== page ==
Editor’s Note: Judge Mark Wolf developed “The Case for an International Anti-Corruption Court” after presenting the concept at the
2014 World Forum on Governance
, convened by the Brookings Institution and Czech nonprofit Zaostřeno in Prague, Czech Republic. To learn more about the WFG, read the
2012 Conference Report
. An op-ed by Judge Wolf on t
he need for an international anti-corruption court is also featured by the Washington Post.
Public corruption is endemic at the highest levels of government in many nations. Such “grand corruption” is costly, is closely correlated with the most serious abuses of human rights, and threatens the stability of many nations and the world. Grand corruption depends on a culture of impunity that exists because of the unwillingness of leaders to permit the honest and able investigation of their friends, families, and, indeed, themselves.
International efforts to combat grand corruption have been inadequate and ineffective. Similar circumstances concerning genocide and other egregious abuses of human rights led to the creation of the International Criminal Court (“ICC”) in 2002.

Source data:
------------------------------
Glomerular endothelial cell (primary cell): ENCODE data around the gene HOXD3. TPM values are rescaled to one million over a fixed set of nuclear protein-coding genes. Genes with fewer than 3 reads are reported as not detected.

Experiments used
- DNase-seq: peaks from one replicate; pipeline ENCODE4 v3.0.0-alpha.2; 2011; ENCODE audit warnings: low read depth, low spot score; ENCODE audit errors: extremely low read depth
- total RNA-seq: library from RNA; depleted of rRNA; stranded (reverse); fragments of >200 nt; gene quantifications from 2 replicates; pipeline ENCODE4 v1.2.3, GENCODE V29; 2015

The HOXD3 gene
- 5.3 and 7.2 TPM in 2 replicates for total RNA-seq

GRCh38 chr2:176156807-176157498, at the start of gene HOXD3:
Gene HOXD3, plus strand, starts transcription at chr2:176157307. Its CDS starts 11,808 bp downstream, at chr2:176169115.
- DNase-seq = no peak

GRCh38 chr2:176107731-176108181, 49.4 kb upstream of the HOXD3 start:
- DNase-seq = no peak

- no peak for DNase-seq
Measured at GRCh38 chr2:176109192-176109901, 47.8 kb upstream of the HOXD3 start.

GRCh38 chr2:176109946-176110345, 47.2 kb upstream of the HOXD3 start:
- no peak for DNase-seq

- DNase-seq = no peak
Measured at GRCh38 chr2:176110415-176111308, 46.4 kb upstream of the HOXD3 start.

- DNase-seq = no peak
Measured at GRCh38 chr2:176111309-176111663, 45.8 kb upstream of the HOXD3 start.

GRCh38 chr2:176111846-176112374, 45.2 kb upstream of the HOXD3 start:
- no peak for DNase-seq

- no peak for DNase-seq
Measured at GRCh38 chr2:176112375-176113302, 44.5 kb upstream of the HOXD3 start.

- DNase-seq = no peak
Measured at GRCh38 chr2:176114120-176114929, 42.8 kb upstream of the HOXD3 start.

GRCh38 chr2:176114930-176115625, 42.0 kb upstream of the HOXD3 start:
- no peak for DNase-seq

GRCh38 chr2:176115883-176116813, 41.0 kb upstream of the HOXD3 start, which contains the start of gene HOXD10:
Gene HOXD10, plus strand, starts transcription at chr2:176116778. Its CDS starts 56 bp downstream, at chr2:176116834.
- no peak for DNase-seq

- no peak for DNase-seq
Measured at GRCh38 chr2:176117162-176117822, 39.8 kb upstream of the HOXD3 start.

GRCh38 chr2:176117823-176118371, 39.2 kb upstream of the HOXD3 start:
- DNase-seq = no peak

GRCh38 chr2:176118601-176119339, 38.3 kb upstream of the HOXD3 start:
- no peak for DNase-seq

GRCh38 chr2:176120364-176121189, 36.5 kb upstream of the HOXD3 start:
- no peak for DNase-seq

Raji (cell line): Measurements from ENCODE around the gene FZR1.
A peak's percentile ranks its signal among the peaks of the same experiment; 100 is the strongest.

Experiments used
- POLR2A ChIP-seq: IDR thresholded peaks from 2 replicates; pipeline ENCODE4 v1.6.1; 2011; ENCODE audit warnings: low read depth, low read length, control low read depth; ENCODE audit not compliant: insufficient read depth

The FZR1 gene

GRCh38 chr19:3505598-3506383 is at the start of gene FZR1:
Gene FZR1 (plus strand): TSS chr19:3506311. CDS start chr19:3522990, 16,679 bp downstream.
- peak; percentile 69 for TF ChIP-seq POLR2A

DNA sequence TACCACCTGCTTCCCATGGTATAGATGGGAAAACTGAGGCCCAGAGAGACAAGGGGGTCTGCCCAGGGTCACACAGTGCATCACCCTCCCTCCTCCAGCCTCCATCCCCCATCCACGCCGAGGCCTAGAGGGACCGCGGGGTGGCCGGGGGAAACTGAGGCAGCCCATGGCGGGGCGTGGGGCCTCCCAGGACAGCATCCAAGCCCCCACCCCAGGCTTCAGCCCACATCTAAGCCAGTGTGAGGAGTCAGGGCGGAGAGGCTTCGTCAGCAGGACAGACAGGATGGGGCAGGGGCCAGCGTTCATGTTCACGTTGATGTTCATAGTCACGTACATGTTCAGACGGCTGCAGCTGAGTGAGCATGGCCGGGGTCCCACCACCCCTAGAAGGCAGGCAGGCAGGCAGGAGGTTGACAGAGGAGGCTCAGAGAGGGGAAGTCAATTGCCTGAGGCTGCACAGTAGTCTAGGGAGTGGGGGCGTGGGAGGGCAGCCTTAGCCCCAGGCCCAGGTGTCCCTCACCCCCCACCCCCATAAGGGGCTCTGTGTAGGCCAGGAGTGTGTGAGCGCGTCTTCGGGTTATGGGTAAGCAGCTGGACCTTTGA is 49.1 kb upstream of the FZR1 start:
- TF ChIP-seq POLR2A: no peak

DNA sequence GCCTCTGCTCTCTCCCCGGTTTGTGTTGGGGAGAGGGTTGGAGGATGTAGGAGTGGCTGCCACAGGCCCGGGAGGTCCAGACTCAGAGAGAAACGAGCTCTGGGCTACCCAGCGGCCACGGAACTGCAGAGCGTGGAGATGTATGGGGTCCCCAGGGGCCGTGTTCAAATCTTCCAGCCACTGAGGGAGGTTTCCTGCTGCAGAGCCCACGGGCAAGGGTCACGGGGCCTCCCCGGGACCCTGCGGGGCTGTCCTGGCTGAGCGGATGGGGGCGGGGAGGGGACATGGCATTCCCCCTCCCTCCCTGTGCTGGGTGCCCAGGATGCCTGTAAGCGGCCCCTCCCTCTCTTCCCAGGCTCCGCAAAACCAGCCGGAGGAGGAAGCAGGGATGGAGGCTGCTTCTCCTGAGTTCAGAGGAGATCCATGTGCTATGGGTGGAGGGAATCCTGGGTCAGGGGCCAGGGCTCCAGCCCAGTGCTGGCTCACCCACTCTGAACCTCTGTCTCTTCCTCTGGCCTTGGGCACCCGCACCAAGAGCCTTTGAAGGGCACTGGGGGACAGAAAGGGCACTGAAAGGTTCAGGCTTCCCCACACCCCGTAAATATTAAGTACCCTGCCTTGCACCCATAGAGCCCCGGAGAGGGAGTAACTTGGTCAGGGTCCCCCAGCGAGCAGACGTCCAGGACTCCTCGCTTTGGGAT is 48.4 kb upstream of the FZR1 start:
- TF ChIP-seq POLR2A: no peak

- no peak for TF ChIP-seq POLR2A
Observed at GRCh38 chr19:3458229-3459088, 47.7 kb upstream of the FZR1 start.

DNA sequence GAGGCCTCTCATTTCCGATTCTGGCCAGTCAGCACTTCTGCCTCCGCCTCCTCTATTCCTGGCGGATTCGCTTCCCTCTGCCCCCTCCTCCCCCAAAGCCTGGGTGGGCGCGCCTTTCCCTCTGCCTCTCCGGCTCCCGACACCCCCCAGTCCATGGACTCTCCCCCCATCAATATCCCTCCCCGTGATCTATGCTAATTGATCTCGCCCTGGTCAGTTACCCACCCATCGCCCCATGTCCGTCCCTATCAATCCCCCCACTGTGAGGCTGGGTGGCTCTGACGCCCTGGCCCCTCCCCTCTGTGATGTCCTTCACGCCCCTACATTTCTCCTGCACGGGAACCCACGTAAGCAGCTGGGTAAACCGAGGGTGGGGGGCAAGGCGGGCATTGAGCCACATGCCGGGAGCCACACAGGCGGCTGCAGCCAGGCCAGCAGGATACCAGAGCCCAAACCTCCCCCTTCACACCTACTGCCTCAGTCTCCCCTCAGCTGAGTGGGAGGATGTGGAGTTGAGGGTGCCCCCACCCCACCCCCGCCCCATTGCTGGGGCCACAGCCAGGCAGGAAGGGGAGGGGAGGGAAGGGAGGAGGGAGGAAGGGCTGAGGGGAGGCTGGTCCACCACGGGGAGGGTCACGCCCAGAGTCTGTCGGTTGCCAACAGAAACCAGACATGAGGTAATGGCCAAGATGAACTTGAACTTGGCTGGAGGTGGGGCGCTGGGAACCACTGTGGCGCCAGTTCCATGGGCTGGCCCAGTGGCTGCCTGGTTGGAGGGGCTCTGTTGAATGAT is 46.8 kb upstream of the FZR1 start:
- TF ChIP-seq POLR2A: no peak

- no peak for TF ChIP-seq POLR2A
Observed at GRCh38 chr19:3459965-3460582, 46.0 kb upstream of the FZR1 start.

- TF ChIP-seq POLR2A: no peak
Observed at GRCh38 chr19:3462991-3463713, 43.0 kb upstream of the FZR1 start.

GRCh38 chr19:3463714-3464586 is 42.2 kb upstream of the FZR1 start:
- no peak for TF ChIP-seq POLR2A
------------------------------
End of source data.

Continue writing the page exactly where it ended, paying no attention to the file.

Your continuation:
An International Anti-Corruption Court (“IACC”), similar to the ICC or as part of it, should now be established to provide a forum for the criminal enforcement of the laws prohibiting grand corruption that exist in virtually every country, and the undertakings that are requirements of various treaties and international organizations. Staffed by elite investigators and prosecutors as well as impartial judges, an IACC would have the potential to erode the widespread culture of impunity, contribute to creating conditions conducive to the democratic election of honest officials in countries which have long histories of grand corruption, and honor the courageous efforts of the many people, particularly young people, who are increasingly exposing and opposing corruption at great personal peril.
[The high-profile announcement of U.S. charges against Huawei] may end up raising the asking price of what the Chinese believe they need to secure from negotiations [with the United States over trade] in order to demonstrate to a domestic audience that they achieved an equitable and fair deal.